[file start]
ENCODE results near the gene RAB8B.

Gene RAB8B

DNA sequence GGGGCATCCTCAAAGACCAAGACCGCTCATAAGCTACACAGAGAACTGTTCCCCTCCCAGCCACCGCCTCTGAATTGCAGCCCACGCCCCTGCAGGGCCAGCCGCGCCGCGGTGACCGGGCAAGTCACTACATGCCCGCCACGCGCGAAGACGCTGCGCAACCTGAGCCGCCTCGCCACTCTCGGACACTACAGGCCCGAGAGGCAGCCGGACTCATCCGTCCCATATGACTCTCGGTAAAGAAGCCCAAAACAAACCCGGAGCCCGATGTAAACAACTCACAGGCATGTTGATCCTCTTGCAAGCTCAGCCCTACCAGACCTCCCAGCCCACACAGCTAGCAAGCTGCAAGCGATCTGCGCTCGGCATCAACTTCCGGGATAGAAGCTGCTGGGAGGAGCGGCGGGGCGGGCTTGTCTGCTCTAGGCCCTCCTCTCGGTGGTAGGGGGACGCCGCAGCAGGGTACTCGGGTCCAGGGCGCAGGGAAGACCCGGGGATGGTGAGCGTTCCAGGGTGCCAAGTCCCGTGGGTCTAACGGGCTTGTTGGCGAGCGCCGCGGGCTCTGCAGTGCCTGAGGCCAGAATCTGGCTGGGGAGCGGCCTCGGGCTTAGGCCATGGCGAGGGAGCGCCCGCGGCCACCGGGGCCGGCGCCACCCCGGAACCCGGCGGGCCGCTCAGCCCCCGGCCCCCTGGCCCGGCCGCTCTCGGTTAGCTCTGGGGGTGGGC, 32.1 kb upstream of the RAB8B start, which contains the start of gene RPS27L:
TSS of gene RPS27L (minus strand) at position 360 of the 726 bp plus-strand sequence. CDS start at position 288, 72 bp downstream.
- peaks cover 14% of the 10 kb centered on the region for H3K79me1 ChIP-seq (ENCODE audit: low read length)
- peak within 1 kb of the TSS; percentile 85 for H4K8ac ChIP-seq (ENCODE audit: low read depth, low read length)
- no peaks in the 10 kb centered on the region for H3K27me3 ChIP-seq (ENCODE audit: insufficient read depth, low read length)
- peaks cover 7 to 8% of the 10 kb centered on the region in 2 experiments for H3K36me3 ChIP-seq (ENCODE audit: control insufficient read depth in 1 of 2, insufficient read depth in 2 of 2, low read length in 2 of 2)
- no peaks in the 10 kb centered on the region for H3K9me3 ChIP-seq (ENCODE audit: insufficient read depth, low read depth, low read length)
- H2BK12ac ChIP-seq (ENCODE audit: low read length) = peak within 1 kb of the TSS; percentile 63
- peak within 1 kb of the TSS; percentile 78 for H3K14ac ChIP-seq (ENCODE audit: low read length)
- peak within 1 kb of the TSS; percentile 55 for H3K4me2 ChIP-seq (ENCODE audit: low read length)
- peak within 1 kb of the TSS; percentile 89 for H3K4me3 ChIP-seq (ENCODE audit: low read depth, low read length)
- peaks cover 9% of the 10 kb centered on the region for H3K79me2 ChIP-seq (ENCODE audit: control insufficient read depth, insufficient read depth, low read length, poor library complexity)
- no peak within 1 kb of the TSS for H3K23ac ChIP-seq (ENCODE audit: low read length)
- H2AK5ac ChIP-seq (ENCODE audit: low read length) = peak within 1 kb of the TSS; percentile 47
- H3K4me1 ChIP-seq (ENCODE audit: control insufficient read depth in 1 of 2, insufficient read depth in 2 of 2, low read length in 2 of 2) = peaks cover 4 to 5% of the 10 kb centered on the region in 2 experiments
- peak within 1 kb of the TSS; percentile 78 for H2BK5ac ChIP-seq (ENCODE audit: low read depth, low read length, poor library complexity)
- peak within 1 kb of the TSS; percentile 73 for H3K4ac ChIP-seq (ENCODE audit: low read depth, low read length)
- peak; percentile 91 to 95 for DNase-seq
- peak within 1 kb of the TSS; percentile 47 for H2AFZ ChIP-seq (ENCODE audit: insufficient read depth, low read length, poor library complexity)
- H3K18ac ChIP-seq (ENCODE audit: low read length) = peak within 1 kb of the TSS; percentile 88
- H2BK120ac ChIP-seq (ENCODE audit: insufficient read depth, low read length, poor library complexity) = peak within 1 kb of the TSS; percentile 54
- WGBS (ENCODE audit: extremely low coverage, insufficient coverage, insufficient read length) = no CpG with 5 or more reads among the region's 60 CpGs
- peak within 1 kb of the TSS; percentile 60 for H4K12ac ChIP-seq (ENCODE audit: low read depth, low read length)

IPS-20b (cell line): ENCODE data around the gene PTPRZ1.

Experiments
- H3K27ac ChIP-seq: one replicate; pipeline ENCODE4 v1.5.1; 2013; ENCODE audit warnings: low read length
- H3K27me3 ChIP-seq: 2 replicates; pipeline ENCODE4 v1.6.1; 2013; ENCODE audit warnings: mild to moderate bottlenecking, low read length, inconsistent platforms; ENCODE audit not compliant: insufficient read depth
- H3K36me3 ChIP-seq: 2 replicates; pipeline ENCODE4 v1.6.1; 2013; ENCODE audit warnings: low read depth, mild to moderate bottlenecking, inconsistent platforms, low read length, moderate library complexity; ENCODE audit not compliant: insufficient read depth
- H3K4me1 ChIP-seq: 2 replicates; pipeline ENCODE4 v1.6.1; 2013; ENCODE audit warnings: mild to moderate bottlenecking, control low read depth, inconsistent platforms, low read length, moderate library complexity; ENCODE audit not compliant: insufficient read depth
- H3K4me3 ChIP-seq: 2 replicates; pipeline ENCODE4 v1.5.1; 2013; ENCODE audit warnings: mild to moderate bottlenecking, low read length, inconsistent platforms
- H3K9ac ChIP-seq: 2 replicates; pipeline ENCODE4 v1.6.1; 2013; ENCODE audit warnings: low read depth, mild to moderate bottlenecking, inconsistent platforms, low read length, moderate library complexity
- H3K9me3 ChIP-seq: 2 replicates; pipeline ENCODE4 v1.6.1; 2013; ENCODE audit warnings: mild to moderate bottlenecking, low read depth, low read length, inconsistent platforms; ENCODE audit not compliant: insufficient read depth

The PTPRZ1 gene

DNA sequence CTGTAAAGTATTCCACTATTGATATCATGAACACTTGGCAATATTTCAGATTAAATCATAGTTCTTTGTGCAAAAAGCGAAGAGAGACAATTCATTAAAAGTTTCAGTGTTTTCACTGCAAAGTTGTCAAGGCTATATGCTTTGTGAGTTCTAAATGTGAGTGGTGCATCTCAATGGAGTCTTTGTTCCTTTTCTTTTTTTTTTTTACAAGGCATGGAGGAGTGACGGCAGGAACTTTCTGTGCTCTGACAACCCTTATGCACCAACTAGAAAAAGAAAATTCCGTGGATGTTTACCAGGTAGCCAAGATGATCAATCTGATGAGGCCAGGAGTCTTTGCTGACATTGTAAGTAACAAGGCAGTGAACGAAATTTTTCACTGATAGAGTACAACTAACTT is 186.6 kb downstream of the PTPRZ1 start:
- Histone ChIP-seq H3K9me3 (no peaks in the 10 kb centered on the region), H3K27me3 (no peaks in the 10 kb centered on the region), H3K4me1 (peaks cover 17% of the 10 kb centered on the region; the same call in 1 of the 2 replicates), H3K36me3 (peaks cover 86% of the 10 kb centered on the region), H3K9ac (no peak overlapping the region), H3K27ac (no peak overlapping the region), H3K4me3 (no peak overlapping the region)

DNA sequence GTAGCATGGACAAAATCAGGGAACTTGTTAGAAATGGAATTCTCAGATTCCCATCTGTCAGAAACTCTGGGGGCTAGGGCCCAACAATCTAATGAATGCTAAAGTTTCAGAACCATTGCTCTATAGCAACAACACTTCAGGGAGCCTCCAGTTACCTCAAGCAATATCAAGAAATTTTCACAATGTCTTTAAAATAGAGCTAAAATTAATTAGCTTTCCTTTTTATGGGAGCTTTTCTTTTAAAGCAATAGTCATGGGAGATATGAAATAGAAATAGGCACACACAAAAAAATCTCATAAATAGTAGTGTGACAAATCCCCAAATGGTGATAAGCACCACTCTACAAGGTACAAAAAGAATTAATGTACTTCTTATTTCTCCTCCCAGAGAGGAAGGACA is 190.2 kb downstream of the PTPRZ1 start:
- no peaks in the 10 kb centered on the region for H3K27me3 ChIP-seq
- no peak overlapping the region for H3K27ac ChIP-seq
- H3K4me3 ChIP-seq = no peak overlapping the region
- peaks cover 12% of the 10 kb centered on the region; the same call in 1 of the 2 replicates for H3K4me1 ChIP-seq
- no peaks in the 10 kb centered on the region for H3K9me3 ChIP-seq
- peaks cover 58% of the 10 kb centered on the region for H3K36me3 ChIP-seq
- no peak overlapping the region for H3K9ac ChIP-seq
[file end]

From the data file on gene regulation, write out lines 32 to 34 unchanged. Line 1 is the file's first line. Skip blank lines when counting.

- H3K4me3 ChIP-seq: 2 replicates; pipeline ENCODE4 v1.5.1; 2013; ENCODE audit warnings: mild to moderate bottlenecking, low read length, inconsistent platforms
- H3K9ac ChIP-seq: 2 replicates; pipeline ENCODE4 v1.6.1; 2013; ENCODE audit warnings: low read depth, mild to moderate bottlenecking, inconsistent platforms, low read length, moderate library complexity
- H3K9me3 ChIP-seq: 2 replicates; pipeline ENCODE4 v1.6.1; 2013; ENCODE audit warnings: mild to moderate bottlenecking, low read depth, low read length, inconsistent platforms; ENCODE audit not compliant: insufficient read depth